I was scribbling in my note yesterday, when I thought to write something about infinity algebraic expressions. After many tried sums, I had found out a very strange expression in my note.

As I tried to solve it, I saw something very keen and interesting which is in the image.

Is it true ? I too don't think so, but think maybe could be true Like if agree. . Share if you find confusing and interesting or disagree

## Comments

Sort by:

TopNewestThe fallacy is that \( \infty \) is not a number and does not follow the laws of algebra.

Otherwise, \( \infty = \infty + 1 \implies 1 = 0 \), which is obviously not true. – Siddhartha Srivastava · 2 years, 8 months ago

Log in to reply

Infinity is a concept not a number. Thus it cannot be treated as a number. And also two infinitys are never equal. – Sid 2108 · 2 years, 7 months ago

Log in to reply

– Miloš Novotný · 2 years, 6 months ago

If you go by the standard Set Theory, there are like 5 useful types of infinities. For example set of natural numbers is of the same size as the set of all primes.Log in to reply

– Shreyas Garkhedkar · 2 years, 7 months ago

I perfectly agree with you. There may be infinite types of infinitiesLog in to reply

– Sriram Venkatesan · 2 years, 7 months ago

You are absolutely true . There are many types of infinities like in various sequences.Log in to reply

\(\infty\) ^2 is not \(\infty\) – Ashwin Upadhyay · 2 years, 7 months ago

Log in to reply

– Arulx Z · 2 years, 3 months ago

It isLog in to reply

– Ashwin Upadhyay · 2 years, 3 months ago

OK I didn't know.Log in to reply

infinity -infinity is not 0 – Daniel Deepak · 2 years, 6 months ago

Log in to reply

infinity is concept of numbers but it can't be defined so it's not true – Krishna Bansal · 2 years, 7 months ago

Log in to reply

Thanks for getting me right ! – Anish Harsha · 2 years, 3 months ago

Log in to reply

I agree with the others - infinity is a concept, not a number.

But aren't you contradicting your own statement? If [(infinity)^2 = infinity] and [-2

infinity2 = infinity], then isn't infinity-2 = infinity?? – Kamala Ramakrishnan · 2 years, 5 months agoLog in to reply

Infinity is used to indicate very large number which we can't even imagine. It is a theoretical concept. – Aman Kumar · 2 years, 5 months ago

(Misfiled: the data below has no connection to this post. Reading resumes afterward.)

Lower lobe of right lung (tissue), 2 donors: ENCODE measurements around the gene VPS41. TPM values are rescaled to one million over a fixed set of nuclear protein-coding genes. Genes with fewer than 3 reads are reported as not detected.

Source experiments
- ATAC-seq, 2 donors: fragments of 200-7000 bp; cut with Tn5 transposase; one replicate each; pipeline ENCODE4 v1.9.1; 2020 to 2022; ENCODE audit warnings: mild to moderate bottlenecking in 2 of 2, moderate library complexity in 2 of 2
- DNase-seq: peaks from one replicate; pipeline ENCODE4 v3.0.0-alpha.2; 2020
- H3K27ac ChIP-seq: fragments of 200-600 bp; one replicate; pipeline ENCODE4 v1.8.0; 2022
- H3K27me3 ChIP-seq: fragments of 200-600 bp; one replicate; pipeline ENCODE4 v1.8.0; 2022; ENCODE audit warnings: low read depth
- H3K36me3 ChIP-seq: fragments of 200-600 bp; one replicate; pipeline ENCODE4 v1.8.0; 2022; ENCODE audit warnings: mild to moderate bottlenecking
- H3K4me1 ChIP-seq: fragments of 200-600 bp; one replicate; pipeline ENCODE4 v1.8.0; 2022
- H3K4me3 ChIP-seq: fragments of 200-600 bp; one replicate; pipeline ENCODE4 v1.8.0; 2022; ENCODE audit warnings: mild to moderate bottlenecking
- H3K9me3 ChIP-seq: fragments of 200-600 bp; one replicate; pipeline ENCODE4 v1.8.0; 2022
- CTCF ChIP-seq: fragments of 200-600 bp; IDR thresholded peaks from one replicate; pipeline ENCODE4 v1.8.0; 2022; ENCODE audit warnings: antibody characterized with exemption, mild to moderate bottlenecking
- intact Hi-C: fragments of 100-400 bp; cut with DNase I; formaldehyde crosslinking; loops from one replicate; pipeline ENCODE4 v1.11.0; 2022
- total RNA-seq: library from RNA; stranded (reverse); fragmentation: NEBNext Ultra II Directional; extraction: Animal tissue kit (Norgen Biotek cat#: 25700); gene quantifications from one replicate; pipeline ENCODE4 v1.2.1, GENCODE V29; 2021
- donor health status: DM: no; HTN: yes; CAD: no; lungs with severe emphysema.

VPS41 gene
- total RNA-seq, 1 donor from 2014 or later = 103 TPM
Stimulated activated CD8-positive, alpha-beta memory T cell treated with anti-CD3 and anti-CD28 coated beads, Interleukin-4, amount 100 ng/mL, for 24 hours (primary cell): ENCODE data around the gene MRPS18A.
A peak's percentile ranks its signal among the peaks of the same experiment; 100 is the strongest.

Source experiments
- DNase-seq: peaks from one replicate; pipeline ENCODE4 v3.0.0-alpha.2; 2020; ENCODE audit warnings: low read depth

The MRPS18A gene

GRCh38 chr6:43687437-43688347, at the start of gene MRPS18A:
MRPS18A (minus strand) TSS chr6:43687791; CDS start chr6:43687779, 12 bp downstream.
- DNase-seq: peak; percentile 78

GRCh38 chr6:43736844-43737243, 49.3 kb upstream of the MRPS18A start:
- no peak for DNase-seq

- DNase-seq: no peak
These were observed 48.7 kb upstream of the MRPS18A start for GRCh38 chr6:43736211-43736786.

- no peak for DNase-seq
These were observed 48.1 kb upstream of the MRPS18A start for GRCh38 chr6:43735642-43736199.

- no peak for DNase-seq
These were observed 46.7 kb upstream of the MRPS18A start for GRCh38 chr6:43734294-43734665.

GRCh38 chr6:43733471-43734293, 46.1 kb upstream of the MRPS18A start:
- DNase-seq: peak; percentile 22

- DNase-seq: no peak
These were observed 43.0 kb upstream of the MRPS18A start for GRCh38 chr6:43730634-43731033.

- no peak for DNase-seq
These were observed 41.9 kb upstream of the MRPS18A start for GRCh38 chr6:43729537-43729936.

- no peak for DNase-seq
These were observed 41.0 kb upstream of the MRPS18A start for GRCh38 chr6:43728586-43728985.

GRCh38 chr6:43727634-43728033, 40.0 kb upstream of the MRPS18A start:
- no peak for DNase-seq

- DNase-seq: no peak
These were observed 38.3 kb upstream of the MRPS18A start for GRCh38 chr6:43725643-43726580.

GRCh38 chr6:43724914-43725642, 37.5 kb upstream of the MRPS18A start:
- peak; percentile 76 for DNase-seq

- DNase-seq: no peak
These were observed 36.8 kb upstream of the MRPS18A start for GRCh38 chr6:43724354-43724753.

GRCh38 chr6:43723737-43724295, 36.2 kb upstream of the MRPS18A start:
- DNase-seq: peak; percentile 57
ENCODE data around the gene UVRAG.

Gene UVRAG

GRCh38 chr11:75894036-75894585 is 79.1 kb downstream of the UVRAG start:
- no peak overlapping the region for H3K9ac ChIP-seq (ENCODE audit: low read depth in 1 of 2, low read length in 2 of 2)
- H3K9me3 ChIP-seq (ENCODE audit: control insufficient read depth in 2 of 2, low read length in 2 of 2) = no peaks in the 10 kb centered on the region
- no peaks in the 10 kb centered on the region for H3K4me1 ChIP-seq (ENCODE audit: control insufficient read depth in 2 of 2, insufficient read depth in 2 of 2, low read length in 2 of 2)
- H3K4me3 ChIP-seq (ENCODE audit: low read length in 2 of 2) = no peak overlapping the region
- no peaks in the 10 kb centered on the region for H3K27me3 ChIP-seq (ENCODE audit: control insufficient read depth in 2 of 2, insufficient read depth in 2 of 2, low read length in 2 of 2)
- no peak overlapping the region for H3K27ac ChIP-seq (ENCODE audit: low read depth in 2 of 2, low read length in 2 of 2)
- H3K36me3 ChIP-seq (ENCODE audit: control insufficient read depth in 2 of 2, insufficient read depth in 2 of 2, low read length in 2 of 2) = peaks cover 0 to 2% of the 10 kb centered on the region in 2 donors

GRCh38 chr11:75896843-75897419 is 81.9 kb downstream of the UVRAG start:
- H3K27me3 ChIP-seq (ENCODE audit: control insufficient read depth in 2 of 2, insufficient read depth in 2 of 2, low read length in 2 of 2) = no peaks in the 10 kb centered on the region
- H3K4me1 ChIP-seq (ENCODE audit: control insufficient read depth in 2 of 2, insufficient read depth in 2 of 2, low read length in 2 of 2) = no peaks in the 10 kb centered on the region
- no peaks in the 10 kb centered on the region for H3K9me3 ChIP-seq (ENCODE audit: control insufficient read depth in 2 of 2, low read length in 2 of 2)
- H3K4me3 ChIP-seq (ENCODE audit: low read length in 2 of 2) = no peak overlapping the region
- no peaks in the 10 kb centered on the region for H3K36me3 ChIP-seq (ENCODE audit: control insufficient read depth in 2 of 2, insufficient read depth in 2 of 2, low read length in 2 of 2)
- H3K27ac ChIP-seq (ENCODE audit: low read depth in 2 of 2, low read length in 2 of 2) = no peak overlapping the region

Log in to reply

Here lies the fallacy... infinity is a relative concept...its not an absolute number...hence it fails to satisfy laws of algebra... – Rahul Singh · 2 years, 7 months ago

Log in to reply

your 2 infinites are not equal in the second line {unless infintiy is 4, which clearly it isnt as it isnt a fixed number} – Max Dunmore · 2 years, 7 months ago

Log in to reply

infinity is something , which is taken sometimes for FOR DOES NOT EXIST condition or sometimes when we take a very large no. – Shounak Paul · 2 years, 7 months ago

Log in to reply

This reminds me of myself back then. No, infinity is an idea/concept. There's no way you can treat it as a number, thus you can't solve it.

Cheers! – Rahadian Putra · 2 years, 7 months ago

Log in to reply

You have done wrong calculation. – Atanu Ghosh · 2 years, 7 months ago

Log in to reply

I don't exactly know how Infinity works but my teacher once told me that infinity minus infinity is not 0 – Lakshya Gupta · 2 years, 7 months ago

Log in to reply

No – Teja Tarun · 2 years, 7 months ago

Log in to reply

Here two things are wrong ..

2 . \(\infty - \infty\) is not defined , it is an indeterminate form. – Shriram Lokhande · 2 years, 7 months ago

Log in to reply

It's = Infinity Because Infinity is a concept not a number. Thus it cannot be treated as a number. And also two infinitys are never equal. – Ahmed Maths · 2 years, 7 months ago

Log in to reply

infinity - infinity is not 0 – Tanveen Dhingra · 2 years, 7 months ago

Log in to reply

Check into the Hilbert Hotel. – Janardhanan Sivaramakrishnan · 2 years, 7 months ago

Log in to reply

Infinity isn't a number,its a thing you may say,so you can't treat it as a number – Rifath Rahman · 2 years, 7 months ago

Log in to reply

It is not true. I don't understand what is it . – Kamrunnahar Dipa · 2 years, 7 months ago

Log in to reply

\(\infty - \infty \neq 0 \)

so you can't do like that !!! – Kriti Verma · 2 years, 6 months ago

Log in to reply

If you do what is in the brackets first you get ∞^2... which is still ∞ – Eric Hammer · 2 years, 6 months ago

Log in to reply

Lets consider infinite as n for simpler conventions to facilitate operations ...so n is large no. n^2 is of even larger order we cannot add them both as they are of diff orders /or subtract them. – Rishabh Chandra · 2 years, 7 months ago

Log in to reply